top of page
iStock-1197000459.jpg

PROJECTS & AWARDS

Welcome to strukturelle

Our vision: equality and fairness in society.

We actively develop structures and promote gender fairness. 

Our strength is based on a solid foundation with competent founders who make valuable contributions through their specialist knowledge. As bridge builders, we critically analyze existing structures and introduce innovative approaches.

Our goal is to bring about lasting change. We rethink power relations and rely on inclusive processes to promote a fairer and more harmonious society.

The strukturelle team develops or organizes projects in the area of equality together with other organizations.
Do you have an idea and need support? 
Contact us.

 

strukturelle AS A PARTNER

#EGTN: A project to support scientific research, political institutions and citizens' initiatives to design a more inclusive digital world

May 24

On May 24, 2022, the initiative to introduce the “International Day Against Harassment and for Inclusion in the World of Work” was launched.

The presence of women in the world university – in tant que professors titulaires et à des posts de direction – is cruciale non seulement pour le développement des connaissances scientifiques.

With Wine for Equality, which benefits from the rights to use the original photos of Frida Kahlo and is imported by a Mexican businesswoman, we are initiating a partnership that highlights female leadership.

AWARDS

Awarding of the Doron Prize 2023 to Natalie Urwyler: Laudation

My mother had Mühe with me as a daughter who didn't at all correspond to her image of a gentle, adaptable girl. I was lucky to have a father who loved and encouraged his daughter's "independence" throughout her life. My father was an exception in the 1950s. Back then, society was on my mother's side: Girls should be gentle and sweet, not show off or stand out, and definitely forego studying because one day they'll get married and the education would never be worth it.

What do girls do in this situation? They capitulate early or they fight - usually all their lives - against prejudices and constant discrimination with more or less success: in their families, at school, during vocational training, in studies, at work, in politics. Endless.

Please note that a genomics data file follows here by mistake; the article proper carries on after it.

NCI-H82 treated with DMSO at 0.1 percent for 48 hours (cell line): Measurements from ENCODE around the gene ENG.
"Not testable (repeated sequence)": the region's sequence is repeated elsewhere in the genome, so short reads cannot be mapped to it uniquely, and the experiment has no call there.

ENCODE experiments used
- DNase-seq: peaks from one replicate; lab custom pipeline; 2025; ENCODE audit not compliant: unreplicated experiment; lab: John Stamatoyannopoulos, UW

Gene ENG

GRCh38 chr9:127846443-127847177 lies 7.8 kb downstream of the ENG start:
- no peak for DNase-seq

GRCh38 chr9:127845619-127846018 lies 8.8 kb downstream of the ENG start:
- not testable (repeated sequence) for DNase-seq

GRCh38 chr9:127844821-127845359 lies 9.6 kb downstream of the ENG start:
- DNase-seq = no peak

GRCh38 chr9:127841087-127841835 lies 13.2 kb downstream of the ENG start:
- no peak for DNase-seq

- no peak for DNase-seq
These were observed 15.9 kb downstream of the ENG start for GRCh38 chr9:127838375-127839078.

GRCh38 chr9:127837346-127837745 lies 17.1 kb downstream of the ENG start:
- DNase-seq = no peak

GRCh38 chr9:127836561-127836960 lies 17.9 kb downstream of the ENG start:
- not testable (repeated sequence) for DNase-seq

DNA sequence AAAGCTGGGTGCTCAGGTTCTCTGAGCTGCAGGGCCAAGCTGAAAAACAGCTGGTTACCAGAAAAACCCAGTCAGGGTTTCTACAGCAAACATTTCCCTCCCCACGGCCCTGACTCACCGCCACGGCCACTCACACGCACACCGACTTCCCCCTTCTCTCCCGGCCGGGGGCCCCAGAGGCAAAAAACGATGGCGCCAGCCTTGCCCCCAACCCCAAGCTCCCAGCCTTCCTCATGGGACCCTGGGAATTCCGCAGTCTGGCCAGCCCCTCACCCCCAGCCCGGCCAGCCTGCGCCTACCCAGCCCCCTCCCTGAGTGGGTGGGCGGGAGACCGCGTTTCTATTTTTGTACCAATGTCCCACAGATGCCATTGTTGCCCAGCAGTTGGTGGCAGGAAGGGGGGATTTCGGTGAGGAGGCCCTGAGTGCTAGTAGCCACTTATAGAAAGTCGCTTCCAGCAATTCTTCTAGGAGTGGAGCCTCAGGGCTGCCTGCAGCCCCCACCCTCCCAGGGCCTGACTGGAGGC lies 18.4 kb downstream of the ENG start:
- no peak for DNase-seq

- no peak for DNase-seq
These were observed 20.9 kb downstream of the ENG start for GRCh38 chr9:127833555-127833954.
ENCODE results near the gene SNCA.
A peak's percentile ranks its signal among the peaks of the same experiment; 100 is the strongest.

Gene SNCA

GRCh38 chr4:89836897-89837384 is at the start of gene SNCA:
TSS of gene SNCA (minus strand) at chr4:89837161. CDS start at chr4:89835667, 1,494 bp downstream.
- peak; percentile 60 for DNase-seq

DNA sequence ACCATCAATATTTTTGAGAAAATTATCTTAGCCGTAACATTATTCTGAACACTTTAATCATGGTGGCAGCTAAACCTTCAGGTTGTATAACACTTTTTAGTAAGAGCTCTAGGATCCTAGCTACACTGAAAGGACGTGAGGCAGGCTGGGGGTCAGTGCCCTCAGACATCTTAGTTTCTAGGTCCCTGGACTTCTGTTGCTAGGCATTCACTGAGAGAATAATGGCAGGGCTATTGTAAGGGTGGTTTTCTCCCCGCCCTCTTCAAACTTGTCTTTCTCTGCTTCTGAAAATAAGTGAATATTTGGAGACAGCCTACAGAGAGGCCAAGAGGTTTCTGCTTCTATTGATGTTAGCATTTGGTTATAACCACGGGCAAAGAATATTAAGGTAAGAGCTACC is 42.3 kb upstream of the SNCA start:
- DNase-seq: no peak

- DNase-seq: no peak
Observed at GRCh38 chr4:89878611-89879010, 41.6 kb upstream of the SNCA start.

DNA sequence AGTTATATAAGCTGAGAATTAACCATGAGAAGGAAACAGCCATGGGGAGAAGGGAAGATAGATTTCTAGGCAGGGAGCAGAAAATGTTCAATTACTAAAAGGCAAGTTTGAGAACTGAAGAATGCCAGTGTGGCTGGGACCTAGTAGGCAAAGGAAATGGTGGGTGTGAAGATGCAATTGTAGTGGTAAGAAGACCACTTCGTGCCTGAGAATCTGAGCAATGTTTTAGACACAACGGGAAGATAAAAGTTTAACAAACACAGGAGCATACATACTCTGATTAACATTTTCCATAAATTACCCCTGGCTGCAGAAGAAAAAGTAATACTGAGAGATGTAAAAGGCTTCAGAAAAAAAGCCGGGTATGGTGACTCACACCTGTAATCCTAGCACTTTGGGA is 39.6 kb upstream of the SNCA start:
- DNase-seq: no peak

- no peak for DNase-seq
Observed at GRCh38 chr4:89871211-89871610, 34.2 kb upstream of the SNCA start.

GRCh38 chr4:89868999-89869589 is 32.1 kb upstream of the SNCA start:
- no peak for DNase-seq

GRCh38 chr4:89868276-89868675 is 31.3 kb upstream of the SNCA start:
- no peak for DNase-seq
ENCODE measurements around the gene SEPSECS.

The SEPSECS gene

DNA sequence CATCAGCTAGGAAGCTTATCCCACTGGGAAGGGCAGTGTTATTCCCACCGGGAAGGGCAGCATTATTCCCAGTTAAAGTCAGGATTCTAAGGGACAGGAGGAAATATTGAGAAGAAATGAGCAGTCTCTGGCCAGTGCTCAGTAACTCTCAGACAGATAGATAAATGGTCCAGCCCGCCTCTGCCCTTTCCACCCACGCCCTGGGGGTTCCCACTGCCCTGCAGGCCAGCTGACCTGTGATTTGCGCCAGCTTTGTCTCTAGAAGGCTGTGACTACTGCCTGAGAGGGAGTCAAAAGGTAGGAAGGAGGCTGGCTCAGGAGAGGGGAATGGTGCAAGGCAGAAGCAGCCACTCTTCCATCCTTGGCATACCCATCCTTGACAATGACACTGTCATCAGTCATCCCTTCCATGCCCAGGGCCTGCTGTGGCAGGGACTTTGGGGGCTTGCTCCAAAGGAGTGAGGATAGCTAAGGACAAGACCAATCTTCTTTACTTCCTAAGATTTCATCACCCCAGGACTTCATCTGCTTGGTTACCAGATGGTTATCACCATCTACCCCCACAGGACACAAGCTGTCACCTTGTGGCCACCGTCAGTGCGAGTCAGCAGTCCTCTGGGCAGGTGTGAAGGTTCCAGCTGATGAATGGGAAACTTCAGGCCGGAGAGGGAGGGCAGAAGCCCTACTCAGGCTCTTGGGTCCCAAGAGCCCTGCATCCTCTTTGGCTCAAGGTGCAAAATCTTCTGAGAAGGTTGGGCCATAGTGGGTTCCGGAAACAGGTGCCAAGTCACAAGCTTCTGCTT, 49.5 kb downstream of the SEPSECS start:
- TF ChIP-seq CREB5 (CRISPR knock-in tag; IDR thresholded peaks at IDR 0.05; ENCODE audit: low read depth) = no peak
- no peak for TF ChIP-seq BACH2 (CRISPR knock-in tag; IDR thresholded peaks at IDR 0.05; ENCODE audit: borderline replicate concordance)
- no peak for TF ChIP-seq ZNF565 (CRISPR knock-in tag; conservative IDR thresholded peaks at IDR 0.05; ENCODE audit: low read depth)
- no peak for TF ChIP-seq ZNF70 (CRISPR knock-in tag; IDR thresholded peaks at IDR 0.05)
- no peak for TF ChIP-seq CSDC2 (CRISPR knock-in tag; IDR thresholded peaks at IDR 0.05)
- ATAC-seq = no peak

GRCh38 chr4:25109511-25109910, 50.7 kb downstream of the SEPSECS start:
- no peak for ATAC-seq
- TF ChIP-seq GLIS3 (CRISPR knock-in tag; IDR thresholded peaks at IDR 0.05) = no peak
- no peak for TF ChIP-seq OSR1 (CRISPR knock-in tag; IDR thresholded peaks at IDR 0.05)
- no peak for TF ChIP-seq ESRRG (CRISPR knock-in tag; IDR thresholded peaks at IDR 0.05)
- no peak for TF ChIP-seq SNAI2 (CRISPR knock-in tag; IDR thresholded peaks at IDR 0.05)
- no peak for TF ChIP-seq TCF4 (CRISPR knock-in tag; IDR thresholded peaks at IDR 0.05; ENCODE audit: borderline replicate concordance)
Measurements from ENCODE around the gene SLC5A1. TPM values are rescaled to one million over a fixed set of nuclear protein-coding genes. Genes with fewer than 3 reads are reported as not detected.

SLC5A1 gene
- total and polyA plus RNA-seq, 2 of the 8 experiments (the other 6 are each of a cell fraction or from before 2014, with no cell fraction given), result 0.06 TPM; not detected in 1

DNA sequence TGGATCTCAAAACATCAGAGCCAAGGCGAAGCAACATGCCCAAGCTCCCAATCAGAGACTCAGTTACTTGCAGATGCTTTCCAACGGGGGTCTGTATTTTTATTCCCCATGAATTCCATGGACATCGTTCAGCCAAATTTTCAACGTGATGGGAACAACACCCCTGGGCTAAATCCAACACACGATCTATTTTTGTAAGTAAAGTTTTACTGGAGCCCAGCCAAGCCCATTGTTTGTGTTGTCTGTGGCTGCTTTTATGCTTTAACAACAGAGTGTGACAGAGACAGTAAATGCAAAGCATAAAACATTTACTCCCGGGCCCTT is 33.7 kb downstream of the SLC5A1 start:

That was 70 years ago! That is often the answer. But we experience it every day: women are still made invisible today: they are hidden behind veils and burkas, they are supposed to serve and not raise their voices. They are excluded from education, driven away because of their supposedly inferior value. You are deprived of the right to control your own body. All over the world, women are still prevented from living a self-determined life.

 

Not in Switzerland?

“But not in Switzerland,” some will reply to me: “Women have political rights in Switzerland. Although it's late, there has been an equal opportunities law since 1996." I would like to show you how this is still possible in Switzerland today. And this is based on the experiences that today's Doron Prize winner, Natalie Urwyler, has had.

She was born in Ins in 1973. So around 20 years after me. And in fact, as a girl, she encounters the same, well-known stereotypes: “An education, forget studying, is not necessary for girls, they get married after all.” “What, you want to go to high school and with type C. Mathematics, physics, natural sciences - These are not topics for girls.”

Regarding her career choice of surgery, anesthesia, intensive care and emergency medicine, she hears from her superiors: “Emergency medicine is unsuitable for women.” She is referred to pediatrics or family medicine, which can be carried out part-time and with children.

Luckily, Natalie Urwyler is a fighter. She pursues her goal against all odds. She realizes her dream and becomes an anesthesiologist and works for Rega as an emergency doctor for 8 years.

In 2005, she had the courage to express her desire to complete her habilitation in anesthesiology and become a professor in a career interview for the first time. Response from the male supervisor: “What you? Don’t you want a child?” As a result, she lacks any support because it is precisely these superior men who decide on the career opportunities of the interns. Natalie does research in her free time.

 

Ray of hope America